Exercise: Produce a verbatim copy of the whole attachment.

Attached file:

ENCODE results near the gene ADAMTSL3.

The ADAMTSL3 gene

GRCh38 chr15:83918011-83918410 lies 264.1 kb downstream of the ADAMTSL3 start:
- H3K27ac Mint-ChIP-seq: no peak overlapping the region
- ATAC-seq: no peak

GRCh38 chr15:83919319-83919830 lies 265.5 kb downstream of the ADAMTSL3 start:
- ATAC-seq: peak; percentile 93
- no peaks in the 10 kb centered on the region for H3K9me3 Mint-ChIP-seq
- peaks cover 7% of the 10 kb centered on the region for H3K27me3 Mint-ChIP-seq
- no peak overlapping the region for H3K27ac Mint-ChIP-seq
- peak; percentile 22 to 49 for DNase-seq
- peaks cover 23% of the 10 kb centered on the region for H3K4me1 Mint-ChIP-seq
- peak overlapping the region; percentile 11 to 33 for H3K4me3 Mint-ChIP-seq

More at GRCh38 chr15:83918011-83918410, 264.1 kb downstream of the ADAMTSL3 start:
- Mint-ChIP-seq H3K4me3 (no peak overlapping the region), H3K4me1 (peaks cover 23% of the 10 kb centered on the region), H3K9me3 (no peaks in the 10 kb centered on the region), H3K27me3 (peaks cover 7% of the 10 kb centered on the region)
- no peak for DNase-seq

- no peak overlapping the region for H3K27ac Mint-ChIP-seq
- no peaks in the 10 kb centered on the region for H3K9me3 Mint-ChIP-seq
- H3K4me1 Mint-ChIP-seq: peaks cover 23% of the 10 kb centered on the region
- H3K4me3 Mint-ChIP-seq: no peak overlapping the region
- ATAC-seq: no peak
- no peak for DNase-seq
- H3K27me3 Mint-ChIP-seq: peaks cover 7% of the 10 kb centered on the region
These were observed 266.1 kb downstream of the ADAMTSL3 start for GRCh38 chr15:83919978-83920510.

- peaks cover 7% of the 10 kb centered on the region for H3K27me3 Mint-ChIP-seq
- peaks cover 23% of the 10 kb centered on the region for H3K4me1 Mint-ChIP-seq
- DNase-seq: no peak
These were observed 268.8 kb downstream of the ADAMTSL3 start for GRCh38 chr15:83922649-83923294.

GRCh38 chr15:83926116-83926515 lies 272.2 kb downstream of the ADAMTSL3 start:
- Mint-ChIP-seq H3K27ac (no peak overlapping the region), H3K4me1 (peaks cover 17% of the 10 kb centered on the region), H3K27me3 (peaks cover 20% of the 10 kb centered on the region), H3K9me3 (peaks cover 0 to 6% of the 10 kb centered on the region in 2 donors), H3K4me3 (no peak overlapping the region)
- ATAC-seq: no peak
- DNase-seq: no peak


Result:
ENCODE results near the gene ADAMTSL3.

The ADAMTSL3 gene

GRCh38 chr15:83918011-83918410 lies 264.1 kb downstream of the ADAMTSL3 start:
- H3K27ac Mint-ChIP-seq: no peak overlapping the region
- ATAC-seq: no peak

GRCh38 chr15:83919319-83919830 lies 265.5 kb downstream of the ADAMTSL3 start:
- ATAC-seq: peak; percentile 93
- no peaks in the 10 kb centered on the region for H3K9me3 Mint-ChIP-seq
- peaks cover 7% of the 10 kb centered on the region for H3K27me3 Mint-ChIP-seq
- no peak overlapping the region for H3K27ac Mint-ChIP-seq
- peak; percentile 22 to 49 for DNase-seq
- peaks cover 23% of the 10 kb centered on the region for H3K4me1 Mint-ChIP-seq
- peak overlapping the region; percentile 11 to 33 for H3K4me3 Mint-ChIP-seq

More at GRCh38 chr15:83918011-83918410, 264.1 kb downstream of the ADAMTSL3 start:
- Mint-ChIP-seq H3K4me3 (no peak overlapping the region), H3K4me1 (peaks cover 23% of the 10 kb centered on the region), H3K9me3 (no peaks in the 10 kb centered on the region), H3K27me3 (peaks cover 7% of the 10 kb centered on the region)
- no peak for DNase-seq

- no peak overlapping the region for H3K27ac Mint-ChIP-seq
- no peaks in the 10 kb centered on the region for H3K9me3 Mint-ChIP-seq
- H3K4me1 Mint-ChIP-seq: peaks cover 23% of the 10 kb centered on the region
- H3K4me3 Mint-ChIP-seq: no peak overlapping the region
- ATAC-seq: no peak
- no peak for DNase-seq
- H3K27me3 Mint-ChIP-seq: peaks cover 7% of the 10 kb centered on the region
These were observed 266.1 kb downstream of the ADAMTSL3 start for GRCh38 chr15:83919978-83920510.

- peaks cover 7% of the 10 kb centered on the region for H3K27me3 Mint-ChIP-seq
- peaks cover 23% of the 10 kb centered on the region for H3K4me1 Mint-ChIP-seq
- DNase-seq: no peak
These were observed 268.8 kb downstream of the ADAMTSL3 start for GRCh38 chr15:83922649-83923294.

GRCh38 chr15:83926116-83926515 lies 272.2 kb downstream of the ADAMTSL3 start:
- Mint-ChIP-seq H3K27ac (no peak overlapping the region), H3K4me1 (peaks cover 17% of the 10 kb centered on the region), H3K27me3 (peaks cover 20% of the 10 kb centered on the region), H3K9me3 (peaks cover 0 to 6% of the 10 kb centered on the region in 2 donors), H3K4me3 (no peak overlapping the region)
- ATAC-seq: no peak
- DNase-seq: no peak